Doctor Who: The Adventure game: Episode two: Blood of the Cybermen review

Posted on July 4, 2010 by

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The first few paragraphs of this review are in fact a rant, regarding the overuse of certain enemies within Doctor Who. The actual review starts a few paragraphs down, and is clearly sign-posted. If you actually like reading my inane, furious ramblings, however, then please enjoy the rant as well.

I’m afraid that I have something of a bone, or indeed any calcareous or chitinous structure, with Doctor Who as a series proper, and it is this- ‘Why,’ I ask myself in a state of weariness, ‘does it seem that the universe revolves around merely two enemies?’. The enemies I’m referring to here, the proverbial bone that I wish to pick, are the Daleks, and the Cybermen.

Since the revival of the show, there hasn’t been a major event (with two exceptions, each being the reappearance of The Master) has involved Daleks, Cybermen, or some terrible, horrifying intersection at the corner of those two streets of doom. I loved the episode ‘Dalek’ in series one, which established a lone, terrified Dalek as being a force capable of killing hundreds of heavily armed, organised soldiers, and defeating one of the most advanced security systems on the planet. It was a character defining moment for our mysterious new Doctor, fresh from the time war. This Dalek, we were assured, was the last of its kind.

Well 'armed'. Heh heh.

I was wary still when, at the end of the series, there was a whole fleet of them. That ‘one ship had fallen through time’ (Which are the exact words used every new time the Daleks re-appear now, like a secondary catch-phrase), but they presented a genuine challenge for the Doctor, and indirectly were the cause of his all-too-soon regeneration. Rose absorbed the time vortex, the very heart of the TARDIS, and proceeded to unleash a cosmic sized can of what I believe to be known as ‘whup-ass’ on their tin-plated butts (that said though, it could well be that Daleks have long since evolved beyond a need for ‘butts’) and wiped them, in their completion, right out of time and space. The ‘void ship’ in the second series finale was a surprise, and the spectacle of Daleks coming face to face with Cybermen (Albeit not our Cybermen, but those of another universe entirely) was entertaining, but once again the millions of Cyberman, and millions of Daleks, were defeated quite quickly and simply. True, it cost us Rose, but she was a Mary-Sue if I ever I saw one and I was glad to see the back of her.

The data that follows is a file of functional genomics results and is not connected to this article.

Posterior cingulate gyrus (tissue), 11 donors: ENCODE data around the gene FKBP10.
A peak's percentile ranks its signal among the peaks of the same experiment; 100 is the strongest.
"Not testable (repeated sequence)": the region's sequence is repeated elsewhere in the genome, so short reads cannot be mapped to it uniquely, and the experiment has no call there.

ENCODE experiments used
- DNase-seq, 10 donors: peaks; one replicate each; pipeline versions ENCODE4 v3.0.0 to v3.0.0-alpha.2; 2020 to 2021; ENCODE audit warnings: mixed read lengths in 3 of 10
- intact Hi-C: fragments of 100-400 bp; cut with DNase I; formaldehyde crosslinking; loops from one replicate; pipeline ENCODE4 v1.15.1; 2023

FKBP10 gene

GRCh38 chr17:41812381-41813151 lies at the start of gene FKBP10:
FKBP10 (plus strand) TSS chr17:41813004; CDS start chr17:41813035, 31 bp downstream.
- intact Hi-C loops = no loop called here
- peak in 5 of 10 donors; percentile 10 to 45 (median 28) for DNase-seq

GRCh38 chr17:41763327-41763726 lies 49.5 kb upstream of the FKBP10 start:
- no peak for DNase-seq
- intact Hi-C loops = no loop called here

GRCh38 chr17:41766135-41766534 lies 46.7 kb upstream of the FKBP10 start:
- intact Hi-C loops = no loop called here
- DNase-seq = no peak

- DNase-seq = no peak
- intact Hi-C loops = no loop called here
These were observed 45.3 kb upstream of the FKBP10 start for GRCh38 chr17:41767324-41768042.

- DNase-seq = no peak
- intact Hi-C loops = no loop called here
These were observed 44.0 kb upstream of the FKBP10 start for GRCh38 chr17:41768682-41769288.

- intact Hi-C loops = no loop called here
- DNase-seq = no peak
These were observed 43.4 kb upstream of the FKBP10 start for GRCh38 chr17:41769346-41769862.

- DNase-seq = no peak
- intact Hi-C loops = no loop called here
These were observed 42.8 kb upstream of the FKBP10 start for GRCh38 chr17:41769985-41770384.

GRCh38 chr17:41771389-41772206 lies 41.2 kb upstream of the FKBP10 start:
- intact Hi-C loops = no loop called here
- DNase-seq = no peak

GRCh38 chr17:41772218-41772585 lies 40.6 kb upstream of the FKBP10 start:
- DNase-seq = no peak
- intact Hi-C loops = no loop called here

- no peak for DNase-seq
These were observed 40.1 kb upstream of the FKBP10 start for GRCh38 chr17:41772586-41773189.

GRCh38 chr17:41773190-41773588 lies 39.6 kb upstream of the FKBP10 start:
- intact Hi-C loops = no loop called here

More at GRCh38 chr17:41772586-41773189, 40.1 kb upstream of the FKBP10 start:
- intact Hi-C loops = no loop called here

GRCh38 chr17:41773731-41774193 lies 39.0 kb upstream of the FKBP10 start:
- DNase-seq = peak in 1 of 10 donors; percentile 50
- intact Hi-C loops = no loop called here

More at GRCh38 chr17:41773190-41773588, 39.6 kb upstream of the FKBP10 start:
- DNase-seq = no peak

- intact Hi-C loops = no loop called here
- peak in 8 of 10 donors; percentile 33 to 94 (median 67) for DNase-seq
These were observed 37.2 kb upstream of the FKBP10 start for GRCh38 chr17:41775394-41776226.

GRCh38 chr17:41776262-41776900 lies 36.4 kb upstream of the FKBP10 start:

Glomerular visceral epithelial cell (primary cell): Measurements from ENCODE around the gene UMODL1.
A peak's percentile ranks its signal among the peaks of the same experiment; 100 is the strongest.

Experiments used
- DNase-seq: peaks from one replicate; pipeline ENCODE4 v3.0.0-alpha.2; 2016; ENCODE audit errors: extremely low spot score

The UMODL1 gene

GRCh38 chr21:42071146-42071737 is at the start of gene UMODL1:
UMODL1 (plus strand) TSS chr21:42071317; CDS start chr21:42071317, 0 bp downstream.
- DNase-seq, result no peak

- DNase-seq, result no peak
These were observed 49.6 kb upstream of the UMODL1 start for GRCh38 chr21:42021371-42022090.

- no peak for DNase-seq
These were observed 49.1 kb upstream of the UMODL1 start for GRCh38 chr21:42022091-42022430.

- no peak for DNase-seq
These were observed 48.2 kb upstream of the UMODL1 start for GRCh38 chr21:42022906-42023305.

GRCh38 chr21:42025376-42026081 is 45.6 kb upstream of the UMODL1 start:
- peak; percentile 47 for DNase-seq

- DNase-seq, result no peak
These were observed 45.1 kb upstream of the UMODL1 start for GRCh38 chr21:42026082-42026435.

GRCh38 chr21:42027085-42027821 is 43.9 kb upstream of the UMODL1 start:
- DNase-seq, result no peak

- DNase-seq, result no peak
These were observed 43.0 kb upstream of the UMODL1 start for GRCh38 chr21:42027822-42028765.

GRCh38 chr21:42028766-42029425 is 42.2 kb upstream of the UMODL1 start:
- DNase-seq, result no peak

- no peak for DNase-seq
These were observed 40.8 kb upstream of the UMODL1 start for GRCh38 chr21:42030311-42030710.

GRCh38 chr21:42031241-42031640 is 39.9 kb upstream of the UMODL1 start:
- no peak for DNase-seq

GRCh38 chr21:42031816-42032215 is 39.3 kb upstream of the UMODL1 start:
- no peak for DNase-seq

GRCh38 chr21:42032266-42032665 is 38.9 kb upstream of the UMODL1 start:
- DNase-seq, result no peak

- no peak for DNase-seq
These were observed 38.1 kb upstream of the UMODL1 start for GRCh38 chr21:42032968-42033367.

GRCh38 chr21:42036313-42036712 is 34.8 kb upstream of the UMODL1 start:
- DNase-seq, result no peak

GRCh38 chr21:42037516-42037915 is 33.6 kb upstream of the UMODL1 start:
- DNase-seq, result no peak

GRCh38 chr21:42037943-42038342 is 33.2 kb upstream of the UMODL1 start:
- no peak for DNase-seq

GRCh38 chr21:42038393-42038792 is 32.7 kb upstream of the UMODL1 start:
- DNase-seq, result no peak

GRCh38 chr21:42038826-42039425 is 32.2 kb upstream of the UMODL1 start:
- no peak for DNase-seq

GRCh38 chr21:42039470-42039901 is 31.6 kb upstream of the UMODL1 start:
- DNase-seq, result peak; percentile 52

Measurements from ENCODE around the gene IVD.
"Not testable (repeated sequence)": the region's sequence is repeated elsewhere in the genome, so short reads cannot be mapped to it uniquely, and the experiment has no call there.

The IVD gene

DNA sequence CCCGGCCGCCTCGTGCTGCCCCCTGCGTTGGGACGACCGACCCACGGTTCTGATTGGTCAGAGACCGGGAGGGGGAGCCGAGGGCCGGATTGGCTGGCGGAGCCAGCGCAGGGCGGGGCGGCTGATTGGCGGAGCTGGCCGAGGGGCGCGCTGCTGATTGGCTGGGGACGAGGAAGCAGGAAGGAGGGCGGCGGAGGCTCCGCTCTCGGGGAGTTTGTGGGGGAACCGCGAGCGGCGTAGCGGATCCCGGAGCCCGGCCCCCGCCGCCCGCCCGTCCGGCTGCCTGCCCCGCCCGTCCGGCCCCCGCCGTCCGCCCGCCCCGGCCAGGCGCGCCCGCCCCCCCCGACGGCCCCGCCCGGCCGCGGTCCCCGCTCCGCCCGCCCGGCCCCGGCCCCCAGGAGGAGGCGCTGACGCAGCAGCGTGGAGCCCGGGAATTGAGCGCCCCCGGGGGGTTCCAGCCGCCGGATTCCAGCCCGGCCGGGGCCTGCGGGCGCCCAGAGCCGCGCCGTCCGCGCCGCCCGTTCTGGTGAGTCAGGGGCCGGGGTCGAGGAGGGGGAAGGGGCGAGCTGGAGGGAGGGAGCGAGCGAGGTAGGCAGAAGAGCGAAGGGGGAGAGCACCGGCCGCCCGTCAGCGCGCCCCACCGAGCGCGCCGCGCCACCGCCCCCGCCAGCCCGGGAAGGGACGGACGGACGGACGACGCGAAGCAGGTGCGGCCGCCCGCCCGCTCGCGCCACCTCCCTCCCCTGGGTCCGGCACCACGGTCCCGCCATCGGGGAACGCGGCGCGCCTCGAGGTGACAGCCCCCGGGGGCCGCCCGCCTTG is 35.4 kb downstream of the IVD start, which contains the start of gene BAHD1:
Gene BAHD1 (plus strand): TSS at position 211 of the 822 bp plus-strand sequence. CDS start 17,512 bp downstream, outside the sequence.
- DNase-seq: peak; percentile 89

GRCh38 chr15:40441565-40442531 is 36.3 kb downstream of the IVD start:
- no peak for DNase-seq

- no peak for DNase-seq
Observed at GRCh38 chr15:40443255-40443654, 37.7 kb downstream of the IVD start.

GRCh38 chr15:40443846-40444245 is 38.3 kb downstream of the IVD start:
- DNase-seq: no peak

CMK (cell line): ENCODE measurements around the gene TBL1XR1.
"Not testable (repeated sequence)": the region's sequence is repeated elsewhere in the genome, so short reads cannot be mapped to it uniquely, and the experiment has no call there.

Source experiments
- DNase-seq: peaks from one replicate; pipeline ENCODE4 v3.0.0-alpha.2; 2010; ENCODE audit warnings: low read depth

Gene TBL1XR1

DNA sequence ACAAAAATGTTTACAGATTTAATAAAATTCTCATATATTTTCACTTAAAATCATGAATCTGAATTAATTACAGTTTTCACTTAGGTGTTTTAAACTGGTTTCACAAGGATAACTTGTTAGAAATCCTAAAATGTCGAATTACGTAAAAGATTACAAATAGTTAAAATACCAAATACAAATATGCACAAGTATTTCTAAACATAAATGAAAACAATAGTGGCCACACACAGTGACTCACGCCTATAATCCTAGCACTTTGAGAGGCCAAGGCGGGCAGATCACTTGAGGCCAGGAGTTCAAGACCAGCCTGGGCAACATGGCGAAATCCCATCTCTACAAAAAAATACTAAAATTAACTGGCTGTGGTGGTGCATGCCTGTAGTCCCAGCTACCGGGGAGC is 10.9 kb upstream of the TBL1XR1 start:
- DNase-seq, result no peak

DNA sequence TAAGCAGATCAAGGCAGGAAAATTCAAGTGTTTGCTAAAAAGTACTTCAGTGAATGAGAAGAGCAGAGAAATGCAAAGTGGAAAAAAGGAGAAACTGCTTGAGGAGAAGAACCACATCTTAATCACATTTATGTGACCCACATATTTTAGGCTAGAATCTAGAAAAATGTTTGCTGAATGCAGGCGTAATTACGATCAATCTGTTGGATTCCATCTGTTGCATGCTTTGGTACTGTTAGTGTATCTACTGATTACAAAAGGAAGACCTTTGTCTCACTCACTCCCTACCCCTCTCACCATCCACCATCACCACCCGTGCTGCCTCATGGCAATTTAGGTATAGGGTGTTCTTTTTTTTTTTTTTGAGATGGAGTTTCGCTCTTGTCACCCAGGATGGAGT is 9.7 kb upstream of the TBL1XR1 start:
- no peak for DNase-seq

Before I end up writing the vast majority of this review on this one point, a terrifyingly real possibility, dear reader, I will make the point, and move on. They continue to cart out these two same old baddies over and over again, because they’re supposed to be his greatest foes. They aren’t. Every time you raise the stakes using them, and they get utterly trounced, it just dilutes their power as icons of fear, to the point where a squirrel with a sign saying ‘boo’ has more fear value. And that you continue to use them after ‘completely destroying them’ with weaker and weaker excuses for doing so, when they could really do with not being on for a few series to rebuild their credibility as dangerous foes to be faced, is so obviously saying ‘well, we could be more original, but these are the guys the kids like so they rake in the cash from merch’. It’s abhorrent and I object most strongly to a culture where artistic integrity has to be sacrificed for money-making.

Actual review.

Now- the game. This is where you may realise why I went on that little rant just now my friend. The first two adventure games, the flagships of the proud armada that will be the adventure games empire, featured Daleks and Cybermen as their foes. Ugh. There is one redeeming feature as regards these fiendish automatons however, they are not the new Cybermen. Not the ‘Cybus industries’ ones invented by Trigger/Barty Crouch. These Cybermen be old school.

Out with the old...